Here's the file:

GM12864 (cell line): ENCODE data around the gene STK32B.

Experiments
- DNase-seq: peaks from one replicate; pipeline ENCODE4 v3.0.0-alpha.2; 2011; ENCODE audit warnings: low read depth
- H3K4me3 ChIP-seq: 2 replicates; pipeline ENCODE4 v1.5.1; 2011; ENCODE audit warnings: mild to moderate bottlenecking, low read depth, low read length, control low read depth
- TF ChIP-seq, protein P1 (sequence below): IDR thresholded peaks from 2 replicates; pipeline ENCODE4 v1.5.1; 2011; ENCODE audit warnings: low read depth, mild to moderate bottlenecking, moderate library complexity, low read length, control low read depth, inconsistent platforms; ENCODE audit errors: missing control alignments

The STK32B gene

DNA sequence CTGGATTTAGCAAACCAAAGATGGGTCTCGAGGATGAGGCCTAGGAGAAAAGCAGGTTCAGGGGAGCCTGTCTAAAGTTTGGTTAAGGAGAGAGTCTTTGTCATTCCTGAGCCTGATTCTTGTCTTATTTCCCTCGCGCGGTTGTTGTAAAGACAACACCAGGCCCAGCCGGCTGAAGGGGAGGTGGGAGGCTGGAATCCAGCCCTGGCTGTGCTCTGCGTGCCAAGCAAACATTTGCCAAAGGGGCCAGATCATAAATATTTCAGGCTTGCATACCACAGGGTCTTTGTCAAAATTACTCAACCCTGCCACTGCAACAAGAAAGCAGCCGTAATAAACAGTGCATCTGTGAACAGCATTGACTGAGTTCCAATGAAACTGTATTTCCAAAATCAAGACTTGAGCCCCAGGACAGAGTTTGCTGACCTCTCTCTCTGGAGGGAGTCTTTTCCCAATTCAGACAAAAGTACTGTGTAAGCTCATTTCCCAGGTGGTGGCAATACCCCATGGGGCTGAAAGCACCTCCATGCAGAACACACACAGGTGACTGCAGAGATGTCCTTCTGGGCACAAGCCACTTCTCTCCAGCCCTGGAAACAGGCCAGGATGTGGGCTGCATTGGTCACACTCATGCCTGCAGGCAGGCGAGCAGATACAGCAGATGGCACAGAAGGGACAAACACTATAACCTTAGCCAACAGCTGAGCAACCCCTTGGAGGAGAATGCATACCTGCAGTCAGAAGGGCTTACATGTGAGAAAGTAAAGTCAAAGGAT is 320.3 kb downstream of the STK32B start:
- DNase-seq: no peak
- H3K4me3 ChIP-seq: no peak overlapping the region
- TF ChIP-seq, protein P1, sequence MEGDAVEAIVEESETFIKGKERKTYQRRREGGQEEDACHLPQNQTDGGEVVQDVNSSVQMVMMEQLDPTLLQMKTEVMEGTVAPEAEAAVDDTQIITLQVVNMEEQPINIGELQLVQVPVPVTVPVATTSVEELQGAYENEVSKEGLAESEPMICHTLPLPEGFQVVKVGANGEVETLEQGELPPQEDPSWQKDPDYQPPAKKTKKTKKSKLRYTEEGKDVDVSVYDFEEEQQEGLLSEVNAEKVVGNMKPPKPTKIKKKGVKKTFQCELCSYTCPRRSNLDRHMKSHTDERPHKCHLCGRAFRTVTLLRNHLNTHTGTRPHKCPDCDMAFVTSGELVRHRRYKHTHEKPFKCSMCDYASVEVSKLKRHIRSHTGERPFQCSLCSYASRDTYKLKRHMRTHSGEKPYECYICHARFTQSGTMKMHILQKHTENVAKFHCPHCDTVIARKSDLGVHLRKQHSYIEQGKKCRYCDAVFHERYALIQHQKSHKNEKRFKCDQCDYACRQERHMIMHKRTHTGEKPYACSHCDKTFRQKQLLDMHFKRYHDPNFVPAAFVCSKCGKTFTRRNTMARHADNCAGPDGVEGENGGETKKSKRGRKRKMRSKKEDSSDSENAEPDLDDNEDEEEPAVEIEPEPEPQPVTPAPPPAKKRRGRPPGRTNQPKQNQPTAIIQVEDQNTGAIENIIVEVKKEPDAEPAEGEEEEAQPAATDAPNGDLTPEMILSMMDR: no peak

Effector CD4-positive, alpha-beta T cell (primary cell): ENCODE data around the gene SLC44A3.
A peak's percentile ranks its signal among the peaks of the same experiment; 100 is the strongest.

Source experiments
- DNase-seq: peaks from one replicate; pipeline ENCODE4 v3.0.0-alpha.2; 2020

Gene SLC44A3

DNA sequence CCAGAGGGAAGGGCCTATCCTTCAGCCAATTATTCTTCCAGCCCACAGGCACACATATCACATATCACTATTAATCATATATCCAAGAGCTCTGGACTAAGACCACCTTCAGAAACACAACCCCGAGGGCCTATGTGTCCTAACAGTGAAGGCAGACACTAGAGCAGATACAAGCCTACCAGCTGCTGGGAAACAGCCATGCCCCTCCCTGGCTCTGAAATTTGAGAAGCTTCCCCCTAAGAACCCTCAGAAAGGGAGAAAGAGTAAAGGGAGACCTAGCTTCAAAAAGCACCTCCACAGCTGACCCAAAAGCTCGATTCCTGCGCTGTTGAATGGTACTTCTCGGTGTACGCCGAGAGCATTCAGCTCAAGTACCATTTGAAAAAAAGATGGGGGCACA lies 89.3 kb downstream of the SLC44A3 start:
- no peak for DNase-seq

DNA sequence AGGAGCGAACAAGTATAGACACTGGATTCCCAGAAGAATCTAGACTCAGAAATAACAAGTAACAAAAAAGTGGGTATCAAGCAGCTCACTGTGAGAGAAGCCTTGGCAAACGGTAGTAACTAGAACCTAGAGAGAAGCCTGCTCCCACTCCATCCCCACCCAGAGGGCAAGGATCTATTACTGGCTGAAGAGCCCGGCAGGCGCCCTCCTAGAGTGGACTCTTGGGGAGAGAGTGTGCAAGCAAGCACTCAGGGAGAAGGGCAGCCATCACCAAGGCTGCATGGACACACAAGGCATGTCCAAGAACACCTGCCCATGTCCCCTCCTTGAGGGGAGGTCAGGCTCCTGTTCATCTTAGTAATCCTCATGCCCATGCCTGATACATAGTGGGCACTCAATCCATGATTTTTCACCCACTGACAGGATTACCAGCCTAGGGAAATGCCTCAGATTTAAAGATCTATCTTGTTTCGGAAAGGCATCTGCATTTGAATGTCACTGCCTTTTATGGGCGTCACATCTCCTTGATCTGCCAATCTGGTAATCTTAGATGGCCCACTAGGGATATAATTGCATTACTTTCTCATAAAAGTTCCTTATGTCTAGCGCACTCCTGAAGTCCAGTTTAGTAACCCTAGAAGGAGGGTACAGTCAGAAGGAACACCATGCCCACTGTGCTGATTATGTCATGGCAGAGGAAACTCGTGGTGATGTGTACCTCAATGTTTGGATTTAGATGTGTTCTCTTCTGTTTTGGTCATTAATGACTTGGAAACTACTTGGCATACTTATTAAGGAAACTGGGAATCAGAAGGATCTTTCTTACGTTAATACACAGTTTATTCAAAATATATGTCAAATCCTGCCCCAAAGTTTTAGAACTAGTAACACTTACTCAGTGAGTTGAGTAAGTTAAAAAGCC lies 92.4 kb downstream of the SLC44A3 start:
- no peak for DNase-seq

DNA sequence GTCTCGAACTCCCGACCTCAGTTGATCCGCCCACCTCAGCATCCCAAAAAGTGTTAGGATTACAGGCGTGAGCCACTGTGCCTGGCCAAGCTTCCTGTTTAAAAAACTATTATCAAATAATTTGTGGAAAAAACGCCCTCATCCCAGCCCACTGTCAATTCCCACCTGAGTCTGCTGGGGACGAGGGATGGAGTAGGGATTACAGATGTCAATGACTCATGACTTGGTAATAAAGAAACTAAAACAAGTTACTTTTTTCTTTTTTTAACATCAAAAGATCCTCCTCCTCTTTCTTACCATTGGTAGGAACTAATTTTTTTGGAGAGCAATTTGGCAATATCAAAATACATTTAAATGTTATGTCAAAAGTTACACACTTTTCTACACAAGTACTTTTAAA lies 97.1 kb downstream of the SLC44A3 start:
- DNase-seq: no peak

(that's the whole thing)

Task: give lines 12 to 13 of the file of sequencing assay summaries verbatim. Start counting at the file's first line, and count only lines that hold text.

A peak's percentile ranks its signal among the peaks of the same experiment; 100 is the strongest.

Source experiments